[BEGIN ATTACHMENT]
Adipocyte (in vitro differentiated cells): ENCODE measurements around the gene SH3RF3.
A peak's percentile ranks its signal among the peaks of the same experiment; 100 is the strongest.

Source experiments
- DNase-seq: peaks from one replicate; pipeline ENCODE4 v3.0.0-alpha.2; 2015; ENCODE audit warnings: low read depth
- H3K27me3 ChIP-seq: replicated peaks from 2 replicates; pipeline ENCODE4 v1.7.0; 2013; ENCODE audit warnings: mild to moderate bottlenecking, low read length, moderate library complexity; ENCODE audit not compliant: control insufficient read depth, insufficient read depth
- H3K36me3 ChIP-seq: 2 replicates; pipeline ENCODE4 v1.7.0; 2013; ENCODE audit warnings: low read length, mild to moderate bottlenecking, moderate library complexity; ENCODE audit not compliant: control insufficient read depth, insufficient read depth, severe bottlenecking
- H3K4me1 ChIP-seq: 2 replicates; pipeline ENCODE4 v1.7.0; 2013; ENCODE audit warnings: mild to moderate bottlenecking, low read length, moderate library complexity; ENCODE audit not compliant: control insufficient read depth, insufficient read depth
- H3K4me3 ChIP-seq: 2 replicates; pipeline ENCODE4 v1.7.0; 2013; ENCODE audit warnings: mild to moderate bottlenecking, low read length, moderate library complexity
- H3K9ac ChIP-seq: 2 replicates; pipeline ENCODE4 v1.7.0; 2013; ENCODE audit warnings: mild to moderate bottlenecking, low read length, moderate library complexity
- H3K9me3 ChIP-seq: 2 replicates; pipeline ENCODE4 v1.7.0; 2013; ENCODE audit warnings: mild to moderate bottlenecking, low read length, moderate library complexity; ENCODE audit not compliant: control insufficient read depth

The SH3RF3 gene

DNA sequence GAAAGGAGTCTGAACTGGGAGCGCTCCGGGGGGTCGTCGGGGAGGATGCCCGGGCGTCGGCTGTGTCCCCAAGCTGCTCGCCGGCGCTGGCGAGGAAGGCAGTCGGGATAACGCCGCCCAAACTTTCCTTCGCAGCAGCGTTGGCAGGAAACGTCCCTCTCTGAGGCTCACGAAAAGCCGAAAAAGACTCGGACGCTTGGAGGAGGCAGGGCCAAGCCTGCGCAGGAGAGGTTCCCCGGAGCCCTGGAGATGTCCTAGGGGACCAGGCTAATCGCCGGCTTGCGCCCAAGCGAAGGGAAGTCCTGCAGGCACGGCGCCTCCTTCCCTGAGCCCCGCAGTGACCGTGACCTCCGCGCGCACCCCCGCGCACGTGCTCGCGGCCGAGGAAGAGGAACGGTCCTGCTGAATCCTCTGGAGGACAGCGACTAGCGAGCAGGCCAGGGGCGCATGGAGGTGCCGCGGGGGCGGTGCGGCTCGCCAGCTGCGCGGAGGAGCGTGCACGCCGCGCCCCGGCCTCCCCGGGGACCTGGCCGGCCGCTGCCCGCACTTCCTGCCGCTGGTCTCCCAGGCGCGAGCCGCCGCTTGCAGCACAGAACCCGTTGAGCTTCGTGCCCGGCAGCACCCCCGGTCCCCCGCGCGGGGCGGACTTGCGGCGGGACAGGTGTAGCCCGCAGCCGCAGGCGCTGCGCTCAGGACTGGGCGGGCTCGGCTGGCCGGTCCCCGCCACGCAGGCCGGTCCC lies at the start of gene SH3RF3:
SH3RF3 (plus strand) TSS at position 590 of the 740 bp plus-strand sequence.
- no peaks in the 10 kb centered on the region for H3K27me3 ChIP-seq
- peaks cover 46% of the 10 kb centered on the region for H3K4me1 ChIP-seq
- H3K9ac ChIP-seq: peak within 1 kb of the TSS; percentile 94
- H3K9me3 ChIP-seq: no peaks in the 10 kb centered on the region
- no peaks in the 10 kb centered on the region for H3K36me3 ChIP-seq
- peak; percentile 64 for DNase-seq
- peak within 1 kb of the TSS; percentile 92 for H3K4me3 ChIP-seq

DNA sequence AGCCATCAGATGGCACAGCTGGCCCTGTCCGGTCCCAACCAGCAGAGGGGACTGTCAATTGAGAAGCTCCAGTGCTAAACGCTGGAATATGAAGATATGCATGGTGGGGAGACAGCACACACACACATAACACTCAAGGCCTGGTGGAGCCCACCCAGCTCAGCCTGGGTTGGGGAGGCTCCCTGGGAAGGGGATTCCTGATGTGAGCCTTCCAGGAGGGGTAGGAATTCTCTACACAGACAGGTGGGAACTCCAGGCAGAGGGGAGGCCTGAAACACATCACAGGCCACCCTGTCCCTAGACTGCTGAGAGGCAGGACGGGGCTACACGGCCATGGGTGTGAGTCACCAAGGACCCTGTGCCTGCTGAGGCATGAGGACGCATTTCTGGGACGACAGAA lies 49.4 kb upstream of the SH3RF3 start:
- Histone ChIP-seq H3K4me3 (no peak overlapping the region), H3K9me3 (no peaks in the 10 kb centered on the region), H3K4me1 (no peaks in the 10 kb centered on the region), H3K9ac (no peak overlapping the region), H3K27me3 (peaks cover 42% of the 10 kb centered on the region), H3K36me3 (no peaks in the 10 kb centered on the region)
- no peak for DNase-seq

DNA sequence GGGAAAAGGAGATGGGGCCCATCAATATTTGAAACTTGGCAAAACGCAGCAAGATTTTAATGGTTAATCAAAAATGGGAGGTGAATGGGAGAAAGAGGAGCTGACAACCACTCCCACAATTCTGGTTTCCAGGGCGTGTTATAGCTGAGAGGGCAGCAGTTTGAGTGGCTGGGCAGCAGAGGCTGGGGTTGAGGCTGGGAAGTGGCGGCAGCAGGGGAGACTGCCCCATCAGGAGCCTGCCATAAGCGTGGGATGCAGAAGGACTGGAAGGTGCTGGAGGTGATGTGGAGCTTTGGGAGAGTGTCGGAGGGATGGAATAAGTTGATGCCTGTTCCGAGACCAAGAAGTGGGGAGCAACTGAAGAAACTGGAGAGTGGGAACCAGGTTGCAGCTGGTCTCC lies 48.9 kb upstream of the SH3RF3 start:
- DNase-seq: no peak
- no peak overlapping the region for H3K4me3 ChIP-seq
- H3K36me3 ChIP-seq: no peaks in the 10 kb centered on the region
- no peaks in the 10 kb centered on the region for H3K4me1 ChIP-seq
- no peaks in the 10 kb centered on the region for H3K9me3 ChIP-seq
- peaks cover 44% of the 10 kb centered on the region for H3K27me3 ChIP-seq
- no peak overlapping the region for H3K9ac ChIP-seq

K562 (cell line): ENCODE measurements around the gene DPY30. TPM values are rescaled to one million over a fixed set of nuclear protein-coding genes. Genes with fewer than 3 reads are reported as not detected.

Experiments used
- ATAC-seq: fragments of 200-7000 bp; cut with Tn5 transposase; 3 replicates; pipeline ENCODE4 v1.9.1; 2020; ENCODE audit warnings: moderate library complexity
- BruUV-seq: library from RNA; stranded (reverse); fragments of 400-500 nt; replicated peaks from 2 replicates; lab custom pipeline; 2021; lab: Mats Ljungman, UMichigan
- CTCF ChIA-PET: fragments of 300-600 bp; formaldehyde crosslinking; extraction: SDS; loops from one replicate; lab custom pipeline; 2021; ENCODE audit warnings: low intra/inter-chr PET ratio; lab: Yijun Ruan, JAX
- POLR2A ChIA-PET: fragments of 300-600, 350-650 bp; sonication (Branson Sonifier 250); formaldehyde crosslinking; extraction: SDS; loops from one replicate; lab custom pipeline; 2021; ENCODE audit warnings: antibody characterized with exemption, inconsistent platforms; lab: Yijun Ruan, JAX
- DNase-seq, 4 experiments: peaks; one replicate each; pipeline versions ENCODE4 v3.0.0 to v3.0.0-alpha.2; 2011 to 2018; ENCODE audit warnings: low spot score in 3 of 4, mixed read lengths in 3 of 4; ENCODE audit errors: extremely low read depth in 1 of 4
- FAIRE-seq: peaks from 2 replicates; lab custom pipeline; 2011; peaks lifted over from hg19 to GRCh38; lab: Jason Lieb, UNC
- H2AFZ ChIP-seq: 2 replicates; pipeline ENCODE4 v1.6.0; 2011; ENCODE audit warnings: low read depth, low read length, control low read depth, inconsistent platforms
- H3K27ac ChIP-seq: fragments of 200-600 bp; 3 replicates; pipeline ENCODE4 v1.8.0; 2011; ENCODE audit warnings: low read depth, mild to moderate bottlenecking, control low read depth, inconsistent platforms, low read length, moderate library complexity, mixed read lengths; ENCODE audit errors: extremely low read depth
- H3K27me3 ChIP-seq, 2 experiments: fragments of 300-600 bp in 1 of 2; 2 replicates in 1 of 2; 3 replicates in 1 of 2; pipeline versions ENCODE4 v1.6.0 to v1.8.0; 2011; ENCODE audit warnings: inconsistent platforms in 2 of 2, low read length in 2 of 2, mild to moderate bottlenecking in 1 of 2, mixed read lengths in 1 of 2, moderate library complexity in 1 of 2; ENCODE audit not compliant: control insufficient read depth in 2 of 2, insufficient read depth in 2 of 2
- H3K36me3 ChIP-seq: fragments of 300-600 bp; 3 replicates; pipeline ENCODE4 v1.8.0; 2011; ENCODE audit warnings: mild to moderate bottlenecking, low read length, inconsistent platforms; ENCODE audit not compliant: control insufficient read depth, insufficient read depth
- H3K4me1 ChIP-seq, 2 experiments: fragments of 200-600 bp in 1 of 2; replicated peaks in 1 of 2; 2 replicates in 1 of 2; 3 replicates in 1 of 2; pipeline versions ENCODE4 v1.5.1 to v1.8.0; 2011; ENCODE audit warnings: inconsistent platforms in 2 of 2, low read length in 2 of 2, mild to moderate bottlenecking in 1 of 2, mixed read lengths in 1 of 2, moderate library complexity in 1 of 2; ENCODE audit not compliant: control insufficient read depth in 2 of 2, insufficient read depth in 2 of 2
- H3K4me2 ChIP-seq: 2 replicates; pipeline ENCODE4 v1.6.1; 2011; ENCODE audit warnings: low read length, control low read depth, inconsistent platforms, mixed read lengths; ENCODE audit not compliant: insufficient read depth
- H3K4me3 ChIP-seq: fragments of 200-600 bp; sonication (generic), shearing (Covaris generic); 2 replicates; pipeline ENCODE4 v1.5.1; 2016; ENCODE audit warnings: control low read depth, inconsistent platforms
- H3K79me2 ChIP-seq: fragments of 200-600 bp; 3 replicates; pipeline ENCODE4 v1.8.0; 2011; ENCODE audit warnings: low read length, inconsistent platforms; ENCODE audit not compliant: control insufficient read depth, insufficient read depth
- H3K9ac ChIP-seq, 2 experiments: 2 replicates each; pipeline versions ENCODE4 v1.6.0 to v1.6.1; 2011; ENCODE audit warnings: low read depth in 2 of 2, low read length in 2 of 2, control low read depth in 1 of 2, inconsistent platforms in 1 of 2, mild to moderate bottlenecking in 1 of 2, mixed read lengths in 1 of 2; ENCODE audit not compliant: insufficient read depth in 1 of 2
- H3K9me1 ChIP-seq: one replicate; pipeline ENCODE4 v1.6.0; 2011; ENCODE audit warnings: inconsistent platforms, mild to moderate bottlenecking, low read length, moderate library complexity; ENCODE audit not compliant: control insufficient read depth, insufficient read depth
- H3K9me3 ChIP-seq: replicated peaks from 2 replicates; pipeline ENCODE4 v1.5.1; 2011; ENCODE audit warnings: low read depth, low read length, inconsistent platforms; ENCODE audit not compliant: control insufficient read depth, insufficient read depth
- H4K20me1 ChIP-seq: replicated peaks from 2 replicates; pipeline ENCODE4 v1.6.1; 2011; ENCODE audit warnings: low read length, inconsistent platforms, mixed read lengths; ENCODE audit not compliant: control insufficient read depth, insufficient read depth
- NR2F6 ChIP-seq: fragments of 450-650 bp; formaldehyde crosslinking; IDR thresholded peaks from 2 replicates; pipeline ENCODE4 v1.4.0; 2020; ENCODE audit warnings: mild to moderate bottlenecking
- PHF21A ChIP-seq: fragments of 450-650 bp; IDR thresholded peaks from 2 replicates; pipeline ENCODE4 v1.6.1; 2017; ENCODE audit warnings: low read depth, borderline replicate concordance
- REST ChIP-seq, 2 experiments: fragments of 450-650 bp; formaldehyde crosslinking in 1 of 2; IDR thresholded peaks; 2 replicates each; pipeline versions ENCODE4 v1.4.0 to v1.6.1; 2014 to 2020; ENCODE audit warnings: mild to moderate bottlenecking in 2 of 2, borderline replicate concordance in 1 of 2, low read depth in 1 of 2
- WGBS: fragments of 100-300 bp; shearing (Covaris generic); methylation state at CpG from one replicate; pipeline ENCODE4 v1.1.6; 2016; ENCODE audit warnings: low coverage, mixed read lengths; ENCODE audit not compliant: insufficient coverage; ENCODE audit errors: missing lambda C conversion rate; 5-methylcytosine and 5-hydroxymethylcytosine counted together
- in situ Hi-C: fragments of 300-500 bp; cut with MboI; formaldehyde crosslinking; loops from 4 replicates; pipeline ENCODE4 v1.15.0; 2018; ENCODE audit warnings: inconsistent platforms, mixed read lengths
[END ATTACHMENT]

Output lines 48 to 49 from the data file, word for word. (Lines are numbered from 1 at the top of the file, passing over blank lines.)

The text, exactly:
- H3K9ac ChIP-seq, 2 experiments: 2 replicates each; pipeline versions ENCODE4 v1.6.0 to v1.6.1; 2011; ENCODE audit warnings: low read depth in 2 of 2, low read length in 2 of 2, control low read depth in 1 of 2, inconsistent platforms in 1 of 2, mild to moderate bottlenecking in 1 of 2, mixed read lengths in 1 of 2; ENCODE audit not compliant: insufficient read depth in 1 of 2
- H3K9me1 ChIP-seq: one replicate; pipeline ENCODE4 v1.6.0; 2011; ENCODE audit warnings: inconsistent platforms, mild to moderate bottlenecking, low read length, moderate library complexity; ENCODE audit not compliant: control insufficient read depth, insufficient read depth